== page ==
Wake time – she stays in her room until a set time. If up early she plays by herself in her room. This gives my morning time consistency to do what I need and want. Similar to you I am up early and do a lot in the early hours.
I also want to support therapy. I have personally benefited over my lifetime and will absolutely seek input to help my relationship with my daughter. As well as for her individually as well.
Sending all support to you and the community here. We all navigate and find what works best for our families.
Solo parenting is though! I do think you will take some things away from Denaye’s class and I will tell you parent training is so helpful (even if I can’t always follow the advice). Denaye often talks about the principle of expansion and contraction–it sounds like your solo parenting weekends have too much contraction and not enough expansion. She has a whole episode about this concept. Might be worth a listen in the next couple of weeks. Sleepovers always make my kids SUPER grumpy and I try to plan them based on that knowledge (maybe no sleepovers on solo parenting weekends?).
That said when I was a resident working 3/4 weekends, and then a fellow, working 1/4 weekends, weekend childcare almost certainly saved my marriage. I would seriously reconsider a few hours of weekend childcare for solo weekends. That does NOT have to mean the sitter watches 3 kids while you do something else (although it definitely can). It can mean you take 1 kid to soccer without the other two in tow.
There are lots of reasons to do parent training–of course it is an investment (I am related to a parent training expert–my sister so I often get free advice). It may be beneficial on more than just solo weekends. But solo parenting 1/3 weekends for the foreseeable future is HARD! I know others solo parent all the time and my hat is off to them. I really think you are setting such high expectations for yourself.
I don’t think you wish to read that, but I laugh a lot reading this post, just because my husband and I have said all the same things, about the weekends, the memories, the more challenging than average, etc. And we are two adults with only one kid. This is why I laugh, probably at ourselves in a way.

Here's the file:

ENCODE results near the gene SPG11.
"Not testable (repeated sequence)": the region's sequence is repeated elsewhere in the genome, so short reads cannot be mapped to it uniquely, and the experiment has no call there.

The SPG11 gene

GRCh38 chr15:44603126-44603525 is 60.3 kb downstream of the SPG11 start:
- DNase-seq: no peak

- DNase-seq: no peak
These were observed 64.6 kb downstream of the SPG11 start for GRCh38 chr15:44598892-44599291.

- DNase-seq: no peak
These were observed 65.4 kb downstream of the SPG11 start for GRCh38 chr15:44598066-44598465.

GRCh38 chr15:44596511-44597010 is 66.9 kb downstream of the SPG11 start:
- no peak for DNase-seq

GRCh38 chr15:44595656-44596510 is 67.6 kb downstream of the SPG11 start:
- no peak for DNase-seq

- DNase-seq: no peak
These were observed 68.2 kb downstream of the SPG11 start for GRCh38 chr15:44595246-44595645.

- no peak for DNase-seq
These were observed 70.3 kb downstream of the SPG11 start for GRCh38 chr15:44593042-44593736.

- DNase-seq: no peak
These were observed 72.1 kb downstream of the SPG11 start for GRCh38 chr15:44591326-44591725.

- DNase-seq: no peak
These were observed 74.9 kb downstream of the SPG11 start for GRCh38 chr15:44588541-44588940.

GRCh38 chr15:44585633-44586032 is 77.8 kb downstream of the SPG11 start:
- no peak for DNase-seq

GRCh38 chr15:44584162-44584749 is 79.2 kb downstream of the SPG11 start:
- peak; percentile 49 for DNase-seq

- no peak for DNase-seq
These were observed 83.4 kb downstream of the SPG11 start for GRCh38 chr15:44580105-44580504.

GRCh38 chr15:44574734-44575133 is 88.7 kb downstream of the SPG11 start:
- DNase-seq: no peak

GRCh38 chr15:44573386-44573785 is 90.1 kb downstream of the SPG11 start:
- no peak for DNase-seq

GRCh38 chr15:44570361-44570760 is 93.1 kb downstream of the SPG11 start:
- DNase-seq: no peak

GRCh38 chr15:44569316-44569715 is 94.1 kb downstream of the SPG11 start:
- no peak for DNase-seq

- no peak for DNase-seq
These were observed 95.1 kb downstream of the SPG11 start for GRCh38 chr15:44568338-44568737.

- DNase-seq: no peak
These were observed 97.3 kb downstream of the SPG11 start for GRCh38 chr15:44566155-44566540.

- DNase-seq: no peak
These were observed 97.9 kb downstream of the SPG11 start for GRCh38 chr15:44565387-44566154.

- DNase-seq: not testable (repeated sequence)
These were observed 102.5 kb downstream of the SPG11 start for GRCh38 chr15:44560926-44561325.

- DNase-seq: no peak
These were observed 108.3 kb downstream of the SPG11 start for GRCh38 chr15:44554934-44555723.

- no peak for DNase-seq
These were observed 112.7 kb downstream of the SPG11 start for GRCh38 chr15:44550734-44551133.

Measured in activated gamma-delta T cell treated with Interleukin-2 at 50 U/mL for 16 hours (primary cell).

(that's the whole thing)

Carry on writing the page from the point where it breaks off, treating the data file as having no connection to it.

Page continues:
Oh Sarah, what a tough weekend. Solo parenting is its own breed of hard; while it’s not the same as single parenting, solo parents tend to not have the same infrastructure in place. I am curious why you’re hesitant to get weekend childcare, even if it’s just to free you up to complete activities more smoothly with a subset of the kids?
I had a horrible weekend; we’re under full lockdown again and we pitched a tent in the living room for the kids to sleep in, printed out a menu and let them “order” food for an in-home restaurant night…and yet my son ended up in tears at the fancy restaurant table I’d set. All the work…and I get tears? So of course I started crying and raising my voice. Sigh.
I really enjoyed the following book: All Joy and No Fun: The Paradox of Modern Parenthood by Jennifer Senior. She discusses how parenting has changed so dramatically over the last generation, and not necessarily all for the better. It was a good perspective for me, and validating in my own struggle with trying to keep myself + my kids happy all the time. It’s impossible. I always love LV’s simple math calculation about the likelihood every child will be happy. The odds are pretty low…
I so feel this. My 3 are all within 6-8 months of your 3, so I completely relate. It is just HARD.
The main tbh g’s that I think.help us get through lonnnnng days are being consistent about bedtimes. My kids’ behavior is all VERY dependent on how well rested they are, esp for my middle son (who just gets SO worn out). I have really given up a lot of guilt about screentime. On a weekday, I let my kids watch when they first get up in the morning (and I drink my coffee!)…on the weekends they do get considerably more. During the weekends for my youngest’s nap, I let my older two veg out in front of a movie and NO ONE is supposed to bother me. That gives me a nice break mid day when I really need it.
I think you are probably being hard on yourself, more so than you should be. Having kids these ages is TOUGH, and it sounds like you get out and do plenty of fun things. Try to be a little easier on yourself and know that 99% of us out there struggle too.
Oh my gosh! I NEVER comment on blogs, but just have to say I relate to everything you said so deeply. I would absolutely love to hear if a program of some kind helps you. But mostly just wanted to say you are not alone. I love your blog. I am also a working mom with a demanding job and (and my husband travels for work even in the pandemic) I love a blog that represents my experiences and there aren’t that many of them. Hang in there and if you find things that work for you, please share!